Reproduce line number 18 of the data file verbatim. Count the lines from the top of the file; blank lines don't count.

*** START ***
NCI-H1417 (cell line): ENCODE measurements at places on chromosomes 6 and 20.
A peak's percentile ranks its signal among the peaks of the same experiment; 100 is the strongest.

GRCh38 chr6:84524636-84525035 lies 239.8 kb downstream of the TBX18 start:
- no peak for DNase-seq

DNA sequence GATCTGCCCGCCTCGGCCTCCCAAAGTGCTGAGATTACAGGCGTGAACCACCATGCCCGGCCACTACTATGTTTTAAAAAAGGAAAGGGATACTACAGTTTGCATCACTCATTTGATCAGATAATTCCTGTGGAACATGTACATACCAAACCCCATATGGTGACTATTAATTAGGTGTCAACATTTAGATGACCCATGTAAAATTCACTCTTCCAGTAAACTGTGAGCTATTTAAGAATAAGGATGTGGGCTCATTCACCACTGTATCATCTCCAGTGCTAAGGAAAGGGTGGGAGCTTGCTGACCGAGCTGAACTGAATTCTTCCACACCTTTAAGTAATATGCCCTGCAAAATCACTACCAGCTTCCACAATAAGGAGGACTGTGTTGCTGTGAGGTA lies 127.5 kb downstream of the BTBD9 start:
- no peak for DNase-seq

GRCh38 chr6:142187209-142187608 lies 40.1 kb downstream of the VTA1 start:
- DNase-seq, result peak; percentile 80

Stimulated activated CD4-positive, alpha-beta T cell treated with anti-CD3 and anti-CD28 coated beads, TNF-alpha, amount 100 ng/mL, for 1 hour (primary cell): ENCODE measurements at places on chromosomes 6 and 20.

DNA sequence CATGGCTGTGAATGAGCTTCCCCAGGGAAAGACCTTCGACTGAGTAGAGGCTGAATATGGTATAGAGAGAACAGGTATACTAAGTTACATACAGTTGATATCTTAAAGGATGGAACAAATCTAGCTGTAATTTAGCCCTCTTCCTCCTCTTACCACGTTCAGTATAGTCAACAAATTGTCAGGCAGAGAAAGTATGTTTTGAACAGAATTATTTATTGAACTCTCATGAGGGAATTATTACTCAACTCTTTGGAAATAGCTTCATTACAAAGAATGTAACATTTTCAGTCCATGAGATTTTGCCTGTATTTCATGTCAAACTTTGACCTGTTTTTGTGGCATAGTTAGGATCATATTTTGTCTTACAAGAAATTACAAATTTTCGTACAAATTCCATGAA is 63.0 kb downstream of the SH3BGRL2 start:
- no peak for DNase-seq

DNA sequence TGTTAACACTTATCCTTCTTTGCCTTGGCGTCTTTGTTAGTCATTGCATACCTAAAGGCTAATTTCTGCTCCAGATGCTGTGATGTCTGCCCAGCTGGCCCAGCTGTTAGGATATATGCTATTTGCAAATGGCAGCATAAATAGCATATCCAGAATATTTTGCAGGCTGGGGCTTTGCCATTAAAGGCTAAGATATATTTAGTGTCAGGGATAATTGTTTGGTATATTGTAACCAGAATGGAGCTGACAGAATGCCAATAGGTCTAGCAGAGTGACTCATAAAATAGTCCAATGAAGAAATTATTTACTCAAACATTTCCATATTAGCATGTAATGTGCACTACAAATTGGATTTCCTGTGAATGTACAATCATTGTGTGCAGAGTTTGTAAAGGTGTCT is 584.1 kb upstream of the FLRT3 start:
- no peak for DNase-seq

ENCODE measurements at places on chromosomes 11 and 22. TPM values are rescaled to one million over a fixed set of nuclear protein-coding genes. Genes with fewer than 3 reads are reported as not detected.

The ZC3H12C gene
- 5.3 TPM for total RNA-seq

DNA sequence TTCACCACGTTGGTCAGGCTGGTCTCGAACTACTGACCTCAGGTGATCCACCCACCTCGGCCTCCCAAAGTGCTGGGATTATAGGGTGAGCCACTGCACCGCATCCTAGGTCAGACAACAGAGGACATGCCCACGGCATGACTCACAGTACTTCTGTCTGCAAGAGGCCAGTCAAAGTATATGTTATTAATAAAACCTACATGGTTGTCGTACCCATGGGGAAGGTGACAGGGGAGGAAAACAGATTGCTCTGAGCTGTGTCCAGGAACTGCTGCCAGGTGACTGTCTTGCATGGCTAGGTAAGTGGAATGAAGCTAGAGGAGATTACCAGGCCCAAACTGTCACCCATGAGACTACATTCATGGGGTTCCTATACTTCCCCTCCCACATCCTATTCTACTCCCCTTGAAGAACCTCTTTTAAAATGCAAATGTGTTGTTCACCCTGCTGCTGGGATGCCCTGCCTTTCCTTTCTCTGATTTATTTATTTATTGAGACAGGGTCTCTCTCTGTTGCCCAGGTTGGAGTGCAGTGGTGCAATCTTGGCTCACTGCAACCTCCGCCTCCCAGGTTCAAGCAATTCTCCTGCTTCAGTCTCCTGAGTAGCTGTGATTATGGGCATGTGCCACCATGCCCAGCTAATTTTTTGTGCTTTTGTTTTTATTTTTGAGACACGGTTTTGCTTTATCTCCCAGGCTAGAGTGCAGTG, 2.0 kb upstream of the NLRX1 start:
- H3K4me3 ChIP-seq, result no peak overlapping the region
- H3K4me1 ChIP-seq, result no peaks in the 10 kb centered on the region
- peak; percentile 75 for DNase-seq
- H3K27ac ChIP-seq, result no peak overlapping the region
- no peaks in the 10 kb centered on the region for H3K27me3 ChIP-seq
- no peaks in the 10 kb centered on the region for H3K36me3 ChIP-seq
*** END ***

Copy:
- H3K4me3 ChIP-seq, result no peak overlapping the region